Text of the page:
Comparison of the Effect of Laparoscopic and Abdominal Hysterectomy on Lower Urinary Tract Function, Vaginal Length, and Dyspareunia: A Randomized Clinical Trial


Polat M., Kahramanoglu I., Senol T., Senturk B., Ozkaya E., Karateke A.

JOURNAL OF LAPAROENDOSCOPIC & ADVANCED SURGICAL TECHNIQUES, vol.26, no.2, pp.116-121, 2016 (SCI-Expanded) identifier identifier identifier

Abstract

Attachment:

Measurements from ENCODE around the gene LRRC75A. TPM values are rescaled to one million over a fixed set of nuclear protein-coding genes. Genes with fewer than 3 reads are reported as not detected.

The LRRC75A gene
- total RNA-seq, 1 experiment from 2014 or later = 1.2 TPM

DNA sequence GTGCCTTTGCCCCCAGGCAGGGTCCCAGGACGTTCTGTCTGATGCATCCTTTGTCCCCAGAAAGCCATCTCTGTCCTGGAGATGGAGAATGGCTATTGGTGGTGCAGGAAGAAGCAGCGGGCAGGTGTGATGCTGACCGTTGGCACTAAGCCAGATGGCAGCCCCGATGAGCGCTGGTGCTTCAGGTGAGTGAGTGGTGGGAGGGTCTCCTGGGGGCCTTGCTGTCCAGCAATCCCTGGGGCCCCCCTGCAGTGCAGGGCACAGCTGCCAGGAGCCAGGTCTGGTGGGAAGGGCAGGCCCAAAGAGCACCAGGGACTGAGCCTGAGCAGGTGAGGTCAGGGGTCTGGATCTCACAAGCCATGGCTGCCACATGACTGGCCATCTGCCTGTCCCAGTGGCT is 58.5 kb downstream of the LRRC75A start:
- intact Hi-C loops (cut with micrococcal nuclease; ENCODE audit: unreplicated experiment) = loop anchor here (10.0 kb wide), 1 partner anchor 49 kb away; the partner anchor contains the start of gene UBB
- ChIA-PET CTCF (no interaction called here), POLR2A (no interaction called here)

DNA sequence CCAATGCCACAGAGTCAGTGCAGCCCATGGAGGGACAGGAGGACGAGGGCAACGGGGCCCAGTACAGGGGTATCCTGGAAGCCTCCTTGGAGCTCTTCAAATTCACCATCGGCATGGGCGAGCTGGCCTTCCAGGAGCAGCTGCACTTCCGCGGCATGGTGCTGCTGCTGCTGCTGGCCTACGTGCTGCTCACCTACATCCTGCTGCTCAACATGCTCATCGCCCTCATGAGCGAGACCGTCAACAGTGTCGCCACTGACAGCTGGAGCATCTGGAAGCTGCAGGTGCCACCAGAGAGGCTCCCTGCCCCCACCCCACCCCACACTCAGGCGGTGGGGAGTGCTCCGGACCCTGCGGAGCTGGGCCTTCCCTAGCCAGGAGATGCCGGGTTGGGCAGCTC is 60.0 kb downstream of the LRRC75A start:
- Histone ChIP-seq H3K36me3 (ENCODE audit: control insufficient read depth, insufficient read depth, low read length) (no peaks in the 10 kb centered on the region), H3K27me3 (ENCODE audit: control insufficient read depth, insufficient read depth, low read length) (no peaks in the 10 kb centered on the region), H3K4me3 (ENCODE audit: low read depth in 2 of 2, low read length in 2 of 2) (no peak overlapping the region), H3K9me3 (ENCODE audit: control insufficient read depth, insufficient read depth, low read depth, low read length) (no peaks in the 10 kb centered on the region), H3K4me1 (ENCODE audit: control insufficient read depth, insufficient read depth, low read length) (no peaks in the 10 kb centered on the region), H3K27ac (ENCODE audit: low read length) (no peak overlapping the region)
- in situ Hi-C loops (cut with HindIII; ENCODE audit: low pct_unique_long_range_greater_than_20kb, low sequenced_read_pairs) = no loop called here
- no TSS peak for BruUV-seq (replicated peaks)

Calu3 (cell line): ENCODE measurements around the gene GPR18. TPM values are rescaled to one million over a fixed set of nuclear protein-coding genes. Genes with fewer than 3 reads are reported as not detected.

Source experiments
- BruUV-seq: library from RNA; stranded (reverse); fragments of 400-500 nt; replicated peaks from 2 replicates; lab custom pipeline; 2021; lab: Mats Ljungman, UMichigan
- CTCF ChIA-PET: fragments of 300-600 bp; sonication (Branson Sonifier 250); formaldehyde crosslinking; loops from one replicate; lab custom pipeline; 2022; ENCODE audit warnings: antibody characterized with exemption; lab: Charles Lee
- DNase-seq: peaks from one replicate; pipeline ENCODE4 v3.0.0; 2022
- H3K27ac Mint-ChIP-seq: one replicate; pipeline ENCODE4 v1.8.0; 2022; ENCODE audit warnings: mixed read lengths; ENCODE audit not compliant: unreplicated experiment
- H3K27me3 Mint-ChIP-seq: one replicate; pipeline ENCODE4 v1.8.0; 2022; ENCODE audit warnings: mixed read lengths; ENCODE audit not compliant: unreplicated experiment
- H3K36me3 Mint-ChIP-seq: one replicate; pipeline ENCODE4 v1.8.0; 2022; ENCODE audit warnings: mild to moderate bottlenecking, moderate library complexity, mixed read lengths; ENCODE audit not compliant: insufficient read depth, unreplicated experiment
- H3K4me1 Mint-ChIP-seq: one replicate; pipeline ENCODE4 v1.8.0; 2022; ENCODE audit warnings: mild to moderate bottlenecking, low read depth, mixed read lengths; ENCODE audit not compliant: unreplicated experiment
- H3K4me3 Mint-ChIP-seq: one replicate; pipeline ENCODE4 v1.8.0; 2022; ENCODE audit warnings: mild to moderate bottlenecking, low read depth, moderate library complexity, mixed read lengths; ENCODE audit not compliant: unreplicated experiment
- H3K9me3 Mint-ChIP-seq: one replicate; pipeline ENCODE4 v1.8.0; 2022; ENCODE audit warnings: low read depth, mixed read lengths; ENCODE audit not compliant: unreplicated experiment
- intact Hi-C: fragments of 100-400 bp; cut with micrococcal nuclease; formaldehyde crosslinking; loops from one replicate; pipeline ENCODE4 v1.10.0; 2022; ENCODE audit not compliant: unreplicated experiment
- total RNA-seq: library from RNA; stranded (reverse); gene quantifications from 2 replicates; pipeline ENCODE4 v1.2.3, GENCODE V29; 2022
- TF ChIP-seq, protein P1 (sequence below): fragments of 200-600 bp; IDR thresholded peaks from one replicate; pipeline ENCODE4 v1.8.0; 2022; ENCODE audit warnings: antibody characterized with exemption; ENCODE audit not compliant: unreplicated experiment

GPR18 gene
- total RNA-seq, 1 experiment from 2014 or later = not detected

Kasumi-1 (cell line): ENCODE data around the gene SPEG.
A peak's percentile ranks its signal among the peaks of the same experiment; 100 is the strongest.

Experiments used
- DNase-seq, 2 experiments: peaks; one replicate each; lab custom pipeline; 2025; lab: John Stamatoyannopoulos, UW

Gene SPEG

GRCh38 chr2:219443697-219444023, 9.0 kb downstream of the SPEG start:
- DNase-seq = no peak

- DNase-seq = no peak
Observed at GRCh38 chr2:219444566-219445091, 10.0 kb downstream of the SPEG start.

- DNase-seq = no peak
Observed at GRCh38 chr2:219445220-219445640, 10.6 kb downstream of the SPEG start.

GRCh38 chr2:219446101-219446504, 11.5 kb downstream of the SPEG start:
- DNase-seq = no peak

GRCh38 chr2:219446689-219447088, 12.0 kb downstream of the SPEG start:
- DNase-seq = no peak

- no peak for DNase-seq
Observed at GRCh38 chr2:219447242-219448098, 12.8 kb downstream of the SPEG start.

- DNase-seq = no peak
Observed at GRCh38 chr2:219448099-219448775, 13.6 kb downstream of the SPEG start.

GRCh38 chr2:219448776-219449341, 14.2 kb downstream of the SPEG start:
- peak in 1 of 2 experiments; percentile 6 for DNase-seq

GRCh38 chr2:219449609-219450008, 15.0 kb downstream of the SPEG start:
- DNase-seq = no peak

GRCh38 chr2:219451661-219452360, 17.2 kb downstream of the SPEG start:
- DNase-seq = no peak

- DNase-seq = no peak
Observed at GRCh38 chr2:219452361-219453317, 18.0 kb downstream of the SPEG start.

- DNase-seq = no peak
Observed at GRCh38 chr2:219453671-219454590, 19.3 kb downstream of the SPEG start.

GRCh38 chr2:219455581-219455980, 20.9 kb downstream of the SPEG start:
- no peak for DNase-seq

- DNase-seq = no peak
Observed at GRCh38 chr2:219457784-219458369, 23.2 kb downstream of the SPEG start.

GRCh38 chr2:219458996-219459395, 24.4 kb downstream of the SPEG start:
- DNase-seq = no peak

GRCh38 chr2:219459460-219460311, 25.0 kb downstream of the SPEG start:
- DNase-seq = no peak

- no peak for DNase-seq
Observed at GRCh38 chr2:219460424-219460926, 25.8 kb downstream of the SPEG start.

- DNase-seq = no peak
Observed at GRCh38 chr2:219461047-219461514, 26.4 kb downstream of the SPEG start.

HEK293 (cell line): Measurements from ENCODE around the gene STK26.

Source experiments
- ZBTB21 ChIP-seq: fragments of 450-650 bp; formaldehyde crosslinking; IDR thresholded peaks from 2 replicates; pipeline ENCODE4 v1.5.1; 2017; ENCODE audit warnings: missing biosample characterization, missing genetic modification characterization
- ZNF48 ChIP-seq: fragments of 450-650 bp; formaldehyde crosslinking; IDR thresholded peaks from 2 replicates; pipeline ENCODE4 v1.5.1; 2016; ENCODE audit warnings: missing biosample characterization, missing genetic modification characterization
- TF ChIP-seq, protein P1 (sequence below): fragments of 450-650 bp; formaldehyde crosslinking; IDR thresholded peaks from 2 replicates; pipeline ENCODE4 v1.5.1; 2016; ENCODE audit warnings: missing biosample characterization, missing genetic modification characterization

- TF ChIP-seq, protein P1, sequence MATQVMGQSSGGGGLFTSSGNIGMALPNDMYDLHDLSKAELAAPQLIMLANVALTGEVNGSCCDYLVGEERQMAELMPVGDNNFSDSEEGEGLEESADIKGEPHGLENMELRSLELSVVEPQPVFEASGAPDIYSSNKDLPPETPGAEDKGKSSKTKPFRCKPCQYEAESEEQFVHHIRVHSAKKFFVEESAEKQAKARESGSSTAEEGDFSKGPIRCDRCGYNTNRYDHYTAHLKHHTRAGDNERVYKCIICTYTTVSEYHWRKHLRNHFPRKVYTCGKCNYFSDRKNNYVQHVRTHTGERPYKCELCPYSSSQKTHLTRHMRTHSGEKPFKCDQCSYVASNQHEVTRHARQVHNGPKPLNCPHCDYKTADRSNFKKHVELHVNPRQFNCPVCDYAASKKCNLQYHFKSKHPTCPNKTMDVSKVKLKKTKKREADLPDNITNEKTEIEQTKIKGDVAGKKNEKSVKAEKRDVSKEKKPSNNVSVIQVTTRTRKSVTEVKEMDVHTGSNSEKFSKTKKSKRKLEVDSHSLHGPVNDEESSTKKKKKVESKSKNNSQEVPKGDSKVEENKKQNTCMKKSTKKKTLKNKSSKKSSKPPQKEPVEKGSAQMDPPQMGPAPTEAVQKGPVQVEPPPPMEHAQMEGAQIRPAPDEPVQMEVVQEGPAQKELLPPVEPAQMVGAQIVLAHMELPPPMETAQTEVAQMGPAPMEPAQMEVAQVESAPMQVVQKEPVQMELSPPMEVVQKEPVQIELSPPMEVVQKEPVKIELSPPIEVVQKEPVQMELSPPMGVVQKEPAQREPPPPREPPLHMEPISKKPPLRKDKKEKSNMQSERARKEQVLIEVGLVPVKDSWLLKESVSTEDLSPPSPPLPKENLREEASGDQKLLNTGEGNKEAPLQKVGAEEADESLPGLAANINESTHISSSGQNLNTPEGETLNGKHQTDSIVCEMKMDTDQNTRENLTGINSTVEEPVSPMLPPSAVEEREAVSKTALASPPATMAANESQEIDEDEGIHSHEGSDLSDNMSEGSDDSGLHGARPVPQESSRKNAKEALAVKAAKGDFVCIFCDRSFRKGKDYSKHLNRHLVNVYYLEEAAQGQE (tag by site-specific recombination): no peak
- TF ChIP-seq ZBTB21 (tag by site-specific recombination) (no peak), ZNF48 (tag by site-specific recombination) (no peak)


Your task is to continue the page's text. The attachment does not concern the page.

Objectives: The effect of hysterectomy on vesicourethral and sexual functions remains controversial. The primary objective of this study was to compare the effects of a laparoscopic hysterectomy and a total abdominal hysterectomy on lower urinary tract function. The secondary aims were to compare the two surgeries in terms of postoperative vaginal length and dyspareunia. Materials and Methods: This was a prospective randomized clinical study in which 292 women were assigned to either the laparoscopic hysterectomy (n=146) or total abdominal hysterectomy (n=146) groups. The vaginal length and urodynamic measurements were taken, and the patients were asked to grade the presence and severity of dyspareunia using a visual analog scale 3 weeks before and 12 weeks after the surgery. The relationship between the postoperative vaginal length and the incidence of dyspareunia was evaluated. The urodynamic procedures used included uroflowmetry and voiding cystometry to record the maximum flow rate (Q-max) and to assess the bladder capacity. Results: The preoperative vaginal length was similar between the groups, whereas the postoperative vaginal length was significantly longer in the laparoscopic hysterectomy group. When the 15 patients who developed postoperative dyspareunia were evaluated, no differences in the postoperative vaginal length were seen, but a significant difference in the change in the length of the vagina was found when compared with the other patients. No significant difference was found with regard to pre- and postoperative Q-max, bladder capacity, and change in bladder capacity between the study groups. Conclusions: The change in the length of the vagina was much more remarkable after total abdominal hysterectomy, compared with laparoscopic hysterectomy. It seems that the Q-max and the bladder capacity increase after hysterectomies, regardless of the surgical type. Further prospective randomized comparative studies are warranted to ascertain whether laparoscopic hysterectomies cause less damage to the pelvic floor, compared with abdominal hysterectomies.